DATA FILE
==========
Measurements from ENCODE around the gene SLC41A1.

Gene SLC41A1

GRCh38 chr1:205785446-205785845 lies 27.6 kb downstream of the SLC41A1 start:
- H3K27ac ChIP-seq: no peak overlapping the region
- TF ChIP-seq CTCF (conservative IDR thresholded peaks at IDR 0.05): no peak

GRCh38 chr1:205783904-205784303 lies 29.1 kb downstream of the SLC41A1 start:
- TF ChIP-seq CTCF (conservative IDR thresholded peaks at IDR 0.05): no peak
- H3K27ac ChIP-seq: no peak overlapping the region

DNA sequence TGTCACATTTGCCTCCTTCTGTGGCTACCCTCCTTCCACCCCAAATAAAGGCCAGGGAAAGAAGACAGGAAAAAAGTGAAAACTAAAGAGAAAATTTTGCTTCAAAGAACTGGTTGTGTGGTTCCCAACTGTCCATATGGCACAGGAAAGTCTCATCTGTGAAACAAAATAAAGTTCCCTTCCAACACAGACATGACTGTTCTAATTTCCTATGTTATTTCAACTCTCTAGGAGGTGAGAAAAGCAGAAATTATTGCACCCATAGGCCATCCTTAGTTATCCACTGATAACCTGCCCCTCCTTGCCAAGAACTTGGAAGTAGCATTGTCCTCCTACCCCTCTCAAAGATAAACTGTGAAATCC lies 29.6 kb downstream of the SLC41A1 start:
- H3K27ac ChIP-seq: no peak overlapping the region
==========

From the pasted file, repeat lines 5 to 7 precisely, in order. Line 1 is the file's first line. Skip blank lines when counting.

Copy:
- TF ChIP-seq CTCF (conservative IDR thresholded peaks at IDR 0.05): no peak

GRCh38 chr1:205783904-205784303 lies 29.1 kb downstream of the SLC41A1 start:
- TF ChIP-seq CTCF (conservative IDR thresholded peaks at IDR 0.05): no peak